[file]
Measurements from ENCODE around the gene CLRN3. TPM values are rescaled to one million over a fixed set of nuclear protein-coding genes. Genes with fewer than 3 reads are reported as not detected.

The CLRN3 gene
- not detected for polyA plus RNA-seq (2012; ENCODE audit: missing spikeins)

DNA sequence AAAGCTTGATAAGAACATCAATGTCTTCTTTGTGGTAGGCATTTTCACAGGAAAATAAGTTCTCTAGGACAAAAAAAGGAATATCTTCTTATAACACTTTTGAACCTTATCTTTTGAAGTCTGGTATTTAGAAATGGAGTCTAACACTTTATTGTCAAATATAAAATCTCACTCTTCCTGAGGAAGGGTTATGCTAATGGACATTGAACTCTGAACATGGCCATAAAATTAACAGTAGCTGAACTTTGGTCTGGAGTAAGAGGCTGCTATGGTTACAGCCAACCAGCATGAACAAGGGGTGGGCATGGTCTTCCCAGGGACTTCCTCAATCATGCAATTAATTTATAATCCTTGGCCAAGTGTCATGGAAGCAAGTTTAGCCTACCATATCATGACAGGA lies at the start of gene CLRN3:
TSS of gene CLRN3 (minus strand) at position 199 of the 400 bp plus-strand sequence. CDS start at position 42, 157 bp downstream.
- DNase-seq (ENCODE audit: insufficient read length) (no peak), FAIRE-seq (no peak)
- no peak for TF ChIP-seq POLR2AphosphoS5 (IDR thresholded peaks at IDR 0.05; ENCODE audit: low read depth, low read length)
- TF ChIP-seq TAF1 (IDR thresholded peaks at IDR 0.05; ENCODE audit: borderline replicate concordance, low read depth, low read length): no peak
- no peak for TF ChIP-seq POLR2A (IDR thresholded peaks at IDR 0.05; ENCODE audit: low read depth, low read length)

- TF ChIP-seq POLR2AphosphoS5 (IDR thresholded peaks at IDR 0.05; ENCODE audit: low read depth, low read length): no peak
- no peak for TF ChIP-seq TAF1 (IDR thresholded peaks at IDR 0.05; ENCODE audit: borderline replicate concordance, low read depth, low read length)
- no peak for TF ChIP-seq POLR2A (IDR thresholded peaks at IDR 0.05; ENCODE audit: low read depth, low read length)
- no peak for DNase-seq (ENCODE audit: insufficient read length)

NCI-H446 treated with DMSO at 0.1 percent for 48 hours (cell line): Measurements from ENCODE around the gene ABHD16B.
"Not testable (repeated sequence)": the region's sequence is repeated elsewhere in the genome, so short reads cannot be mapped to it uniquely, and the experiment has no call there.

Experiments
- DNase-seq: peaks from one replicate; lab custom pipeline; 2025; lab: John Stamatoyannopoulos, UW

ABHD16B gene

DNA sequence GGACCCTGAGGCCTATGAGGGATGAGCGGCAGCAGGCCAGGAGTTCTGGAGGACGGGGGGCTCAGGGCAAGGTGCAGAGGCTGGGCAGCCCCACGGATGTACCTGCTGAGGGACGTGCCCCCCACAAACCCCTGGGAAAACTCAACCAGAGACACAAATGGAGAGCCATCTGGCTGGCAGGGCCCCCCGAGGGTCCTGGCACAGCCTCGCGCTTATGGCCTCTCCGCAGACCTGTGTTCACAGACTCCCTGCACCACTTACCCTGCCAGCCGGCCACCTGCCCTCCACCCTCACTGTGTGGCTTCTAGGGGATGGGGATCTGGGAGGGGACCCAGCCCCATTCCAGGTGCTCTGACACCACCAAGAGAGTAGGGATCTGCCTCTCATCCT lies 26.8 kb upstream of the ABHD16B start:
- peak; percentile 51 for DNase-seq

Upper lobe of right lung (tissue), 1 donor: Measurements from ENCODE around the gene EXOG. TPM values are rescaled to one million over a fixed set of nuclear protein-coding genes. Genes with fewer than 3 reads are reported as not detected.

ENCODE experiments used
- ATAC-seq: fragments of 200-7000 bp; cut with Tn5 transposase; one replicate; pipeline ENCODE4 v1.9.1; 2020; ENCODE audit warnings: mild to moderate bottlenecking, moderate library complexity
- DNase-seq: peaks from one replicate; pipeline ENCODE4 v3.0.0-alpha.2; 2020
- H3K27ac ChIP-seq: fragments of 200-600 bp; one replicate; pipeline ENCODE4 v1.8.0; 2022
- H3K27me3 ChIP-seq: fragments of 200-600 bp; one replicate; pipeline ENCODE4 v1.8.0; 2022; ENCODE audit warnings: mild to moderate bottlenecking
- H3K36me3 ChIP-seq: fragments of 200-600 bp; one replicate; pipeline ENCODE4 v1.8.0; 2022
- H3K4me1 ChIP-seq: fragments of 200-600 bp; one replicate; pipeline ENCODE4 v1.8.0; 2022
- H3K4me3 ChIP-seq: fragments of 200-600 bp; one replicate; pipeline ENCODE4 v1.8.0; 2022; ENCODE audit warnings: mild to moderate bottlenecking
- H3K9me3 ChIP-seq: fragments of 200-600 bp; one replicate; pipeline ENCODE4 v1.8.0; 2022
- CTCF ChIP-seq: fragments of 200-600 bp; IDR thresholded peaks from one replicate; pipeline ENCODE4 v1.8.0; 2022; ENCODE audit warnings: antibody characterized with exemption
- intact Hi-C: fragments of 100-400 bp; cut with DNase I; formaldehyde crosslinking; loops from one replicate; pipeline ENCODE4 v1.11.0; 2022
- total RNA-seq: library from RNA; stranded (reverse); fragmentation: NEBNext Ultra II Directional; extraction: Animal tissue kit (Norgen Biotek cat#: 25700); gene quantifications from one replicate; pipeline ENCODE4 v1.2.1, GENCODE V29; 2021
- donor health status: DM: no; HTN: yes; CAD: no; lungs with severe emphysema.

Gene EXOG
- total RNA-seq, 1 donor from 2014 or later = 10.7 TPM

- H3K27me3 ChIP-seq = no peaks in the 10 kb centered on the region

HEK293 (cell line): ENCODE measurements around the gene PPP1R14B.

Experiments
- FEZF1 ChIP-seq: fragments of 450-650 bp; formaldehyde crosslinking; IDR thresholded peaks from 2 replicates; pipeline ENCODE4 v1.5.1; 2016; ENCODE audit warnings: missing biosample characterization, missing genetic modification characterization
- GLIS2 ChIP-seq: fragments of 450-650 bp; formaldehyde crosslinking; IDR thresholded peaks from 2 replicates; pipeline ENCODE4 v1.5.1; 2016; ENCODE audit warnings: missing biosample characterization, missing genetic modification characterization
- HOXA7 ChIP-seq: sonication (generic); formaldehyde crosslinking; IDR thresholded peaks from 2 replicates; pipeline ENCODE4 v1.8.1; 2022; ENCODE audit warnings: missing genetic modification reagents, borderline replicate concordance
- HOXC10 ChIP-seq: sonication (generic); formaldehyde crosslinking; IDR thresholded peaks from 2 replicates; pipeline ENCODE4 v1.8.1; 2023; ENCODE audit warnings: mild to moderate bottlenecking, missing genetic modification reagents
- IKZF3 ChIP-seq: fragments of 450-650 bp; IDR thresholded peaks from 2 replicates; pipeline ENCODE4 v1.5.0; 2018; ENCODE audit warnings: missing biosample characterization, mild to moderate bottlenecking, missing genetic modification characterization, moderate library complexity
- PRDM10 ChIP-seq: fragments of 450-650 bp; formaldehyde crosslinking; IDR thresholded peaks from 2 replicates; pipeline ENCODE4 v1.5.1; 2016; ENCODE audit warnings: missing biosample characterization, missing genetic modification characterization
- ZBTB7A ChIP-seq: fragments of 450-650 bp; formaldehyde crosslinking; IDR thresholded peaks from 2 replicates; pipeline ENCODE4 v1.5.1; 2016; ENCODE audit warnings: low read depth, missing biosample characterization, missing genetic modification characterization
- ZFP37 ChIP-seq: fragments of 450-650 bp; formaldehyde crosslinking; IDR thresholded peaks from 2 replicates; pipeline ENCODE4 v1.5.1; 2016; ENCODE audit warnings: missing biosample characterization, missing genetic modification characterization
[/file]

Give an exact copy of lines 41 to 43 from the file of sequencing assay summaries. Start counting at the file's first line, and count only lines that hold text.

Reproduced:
- GLIS2 ChIP-seq: fragments of 450-650 bp; formaldehyde crosslinking; IDR thresholded peaks from 2 replicates; pipeline ENCODE4 v1.5.1; 2016; ENCODE audit warnings: missing biosample characterization, missing genetic modification characterization
- HOXA7 ChIP-seq: sonication (generic); formaldehyde crosslinking; IDR thresholded peaks from 2 replicates; pipeline ENCODE4 v1.8.1; 2022; ENCODE audit warnings: missing genetic modification reagents, borderline replicate concordance
- HOXC10 ChIP-seq: sonication (generic); formaldehyde crosslinking; IDR thresholded peaks from 2 replicates; pipeline ENCODE4 v1.8.1; 2023; ENCODE audit warnings: mild to moderate bottlenecking, missing genetic modification reagents